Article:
The back of the check has an endorsement line for the payee’s signature when they are cashing or depositing the check. The receiving bank often stamps the back with a deposit stamp at the time it is deposited or cashed, after which it goes for clearing. Once the drawing bank receives the check, it is stamped again and filed. In some cases the check is sent back to the payor.
The oldest surviving American checkbook, from the Bank of New York, dates to the 1790s.
Types of Checks
In addition to the standard personal check, types of checks include certified checks, cashier's checks, and payroll checks, which are all used for different purposes.
A certified check verifies that the drawer’s account has enough funds to honor the amount of the check. In other words, the check is guaranteed not to bounce. To certify a check, it must be presented at the bank on which it is drawn, at which time the bank will ascertain its authenticity with the payor.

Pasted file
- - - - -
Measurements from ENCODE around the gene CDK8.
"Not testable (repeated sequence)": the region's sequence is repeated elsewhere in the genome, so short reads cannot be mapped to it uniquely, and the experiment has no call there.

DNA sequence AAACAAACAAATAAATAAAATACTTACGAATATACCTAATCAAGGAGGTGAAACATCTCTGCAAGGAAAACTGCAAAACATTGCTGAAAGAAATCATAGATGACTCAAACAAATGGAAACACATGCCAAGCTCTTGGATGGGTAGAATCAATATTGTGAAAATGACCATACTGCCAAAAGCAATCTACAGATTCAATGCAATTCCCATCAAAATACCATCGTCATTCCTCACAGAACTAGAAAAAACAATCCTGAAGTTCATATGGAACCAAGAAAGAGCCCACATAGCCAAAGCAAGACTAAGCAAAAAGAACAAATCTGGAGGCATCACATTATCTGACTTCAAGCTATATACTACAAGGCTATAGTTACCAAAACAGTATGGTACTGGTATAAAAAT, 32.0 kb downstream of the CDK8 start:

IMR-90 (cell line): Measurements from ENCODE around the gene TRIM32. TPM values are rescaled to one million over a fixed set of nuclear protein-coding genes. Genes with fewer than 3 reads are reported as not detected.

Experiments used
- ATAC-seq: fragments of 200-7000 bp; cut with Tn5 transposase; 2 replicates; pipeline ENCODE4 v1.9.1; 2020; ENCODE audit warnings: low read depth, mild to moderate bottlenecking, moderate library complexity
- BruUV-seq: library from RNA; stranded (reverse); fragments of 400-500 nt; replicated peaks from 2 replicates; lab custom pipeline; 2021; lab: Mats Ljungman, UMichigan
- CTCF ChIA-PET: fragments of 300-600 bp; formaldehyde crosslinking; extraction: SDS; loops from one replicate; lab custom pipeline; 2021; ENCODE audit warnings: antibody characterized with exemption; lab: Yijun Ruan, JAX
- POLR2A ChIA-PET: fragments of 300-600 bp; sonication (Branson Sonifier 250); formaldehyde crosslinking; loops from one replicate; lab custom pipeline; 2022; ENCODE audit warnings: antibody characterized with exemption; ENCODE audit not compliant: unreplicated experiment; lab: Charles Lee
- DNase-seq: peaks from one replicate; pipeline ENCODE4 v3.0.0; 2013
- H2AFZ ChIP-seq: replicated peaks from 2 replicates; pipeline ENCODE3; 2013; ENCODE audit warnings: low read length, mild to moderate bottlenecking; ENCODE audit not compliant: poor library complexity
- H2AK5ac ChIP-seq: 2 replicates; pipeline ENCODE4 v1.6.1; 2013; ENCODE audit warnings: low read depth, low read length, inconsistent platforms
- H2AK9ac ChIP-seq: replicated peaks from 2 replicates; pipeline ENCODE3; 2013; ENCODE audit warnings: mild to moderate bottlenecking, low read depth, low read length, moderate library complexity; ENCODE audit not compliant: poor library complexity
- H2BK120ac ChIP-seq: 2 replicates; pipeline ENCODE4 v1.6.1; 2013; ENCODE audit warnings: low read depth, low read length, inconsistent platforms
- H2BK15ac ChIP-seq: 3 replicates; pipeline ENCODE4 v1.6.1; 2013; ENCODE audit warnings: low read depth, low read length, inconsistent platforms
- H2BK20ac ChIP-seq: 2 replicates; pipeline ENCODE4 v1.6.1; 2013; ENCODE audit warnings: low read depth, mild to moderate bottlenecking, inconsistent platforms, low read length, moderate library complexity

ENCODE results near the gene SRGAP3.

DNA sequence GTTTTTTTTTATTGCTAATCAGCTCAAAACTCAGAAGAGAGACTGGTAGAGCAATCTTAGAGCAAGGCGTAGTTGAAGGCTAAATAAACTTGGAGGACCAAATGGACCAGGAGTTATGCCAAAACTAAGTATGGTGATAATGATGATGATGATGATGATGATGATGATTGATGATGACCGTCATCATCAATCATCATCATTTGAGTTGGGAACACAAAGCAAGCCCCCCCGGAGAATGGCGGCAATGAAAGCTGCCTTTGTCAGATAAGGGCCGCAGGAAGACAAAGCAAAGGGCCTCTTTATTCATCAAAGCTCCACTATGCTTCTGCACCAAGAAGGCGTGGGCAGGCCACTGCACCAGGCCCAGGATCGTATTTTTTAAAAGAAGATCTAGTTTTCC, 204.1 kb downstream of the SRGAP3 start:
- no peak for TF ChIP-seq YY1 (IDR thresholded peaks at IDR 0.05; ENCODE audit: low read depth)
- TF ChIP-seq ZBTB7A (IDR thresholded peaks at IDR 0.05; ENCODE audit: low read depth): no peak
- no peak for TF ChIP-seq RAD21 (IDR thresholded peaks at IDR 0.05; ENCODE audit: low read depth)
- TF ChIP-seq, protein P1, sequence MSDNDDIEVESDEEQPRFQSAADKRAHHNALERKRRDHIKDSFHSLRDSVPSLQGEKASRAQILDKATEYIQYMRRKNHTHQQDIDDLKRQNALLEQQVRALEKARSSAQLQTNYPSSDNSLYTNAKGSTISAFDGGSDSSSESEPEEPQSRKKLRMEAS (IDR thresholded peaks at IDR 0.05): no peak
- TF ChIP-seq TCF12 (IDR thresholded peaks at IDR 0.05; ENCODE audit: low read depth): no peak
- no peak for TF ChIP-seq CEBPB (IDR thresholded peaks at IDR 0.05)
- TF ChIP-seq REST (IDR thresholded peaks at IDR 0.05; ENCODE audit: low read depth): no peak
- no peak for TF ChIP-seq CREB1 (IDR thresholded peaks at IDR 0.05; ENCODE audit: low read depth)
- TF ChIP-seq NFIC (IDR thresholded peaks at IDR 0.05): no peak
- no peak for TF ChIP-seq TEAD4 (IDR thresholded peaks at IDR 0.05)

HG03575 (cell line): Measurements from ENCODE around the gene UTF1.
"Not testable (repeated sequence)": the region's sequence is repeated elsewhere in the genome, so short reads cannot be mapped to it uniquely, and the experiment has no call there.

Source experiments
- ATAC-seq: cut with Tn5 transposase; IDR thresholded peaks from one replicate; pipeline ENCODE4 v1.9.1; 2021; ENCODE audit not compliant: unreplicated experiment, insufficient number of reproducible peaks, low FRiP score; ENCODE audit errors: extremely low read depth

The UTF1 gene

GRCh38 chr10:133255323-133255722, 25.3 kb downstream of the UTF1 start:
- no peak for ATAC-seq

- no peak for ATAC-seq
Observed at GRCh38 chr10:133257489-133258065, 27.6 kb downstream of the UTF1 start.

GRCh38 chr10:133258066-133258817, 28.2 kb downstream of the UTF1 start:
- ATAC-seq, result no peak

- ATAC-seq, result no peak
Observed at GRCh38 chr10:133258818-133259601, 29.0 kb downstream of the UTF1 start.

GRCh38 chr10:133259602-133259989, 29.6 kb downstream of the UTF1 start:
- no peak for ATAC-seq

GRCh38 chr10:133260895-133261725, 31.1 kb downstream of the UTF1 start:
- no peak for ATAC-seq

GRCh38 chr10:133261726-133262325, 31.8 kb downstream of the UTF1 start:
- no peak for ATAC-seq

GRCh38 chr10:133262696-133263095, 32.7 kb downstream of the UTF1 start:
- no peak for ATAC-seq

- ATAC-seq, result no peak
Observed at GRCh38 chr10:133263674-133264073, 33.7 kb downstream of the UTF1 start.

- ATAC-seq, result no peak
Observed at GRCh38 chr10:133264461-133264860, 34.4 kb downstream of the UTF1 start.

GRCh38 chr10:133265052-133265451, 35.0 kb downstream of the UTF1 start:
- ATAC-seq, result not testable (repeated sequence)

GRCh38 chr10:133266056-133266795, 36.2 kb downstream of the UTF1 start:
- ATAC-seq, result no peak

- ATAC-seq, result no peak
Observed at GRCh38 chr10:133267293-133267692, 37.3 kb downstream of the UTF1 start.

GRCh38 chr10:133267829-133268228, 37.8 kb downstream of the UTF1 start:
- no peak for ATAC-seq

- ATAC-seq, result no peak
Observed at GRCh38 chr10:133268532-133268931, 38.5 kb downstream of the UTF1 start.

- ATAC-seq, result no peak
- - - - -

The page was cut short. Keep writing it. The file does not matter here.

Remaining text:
A cashier’s check is guaranteed by the banking institution and signed by a bank cashier, which means the bank is responsible for the funds. This type of check is often required for large transactions, such as buying a car or house.
Another type is a payroll check, or paycheck, which an employer issues to compensate an employee for their work. In recent years, physical paychecks have given way to direct deposit systems and other forms of electronic transfer.
When someone writes a check for an amount larger than what is held in their checking account, the check cannot be negotiated. This is referred to as a bounced check.
The check bounces because it cannot be processed, as there are insufficient or non-sufficient funds (NSF) in the account (the two terms are interchangeable). A bounced check usually results in a penalty fee for the payor. In some cases, the payee is also charged a fee.
Other checking account fees can include a monthly service fee, a per-check fee (a charge for every check you write), a check printing fee, and returned deposit item fee. A returned deposit item fee is a fee charged when you deposit a check in your account that bounces.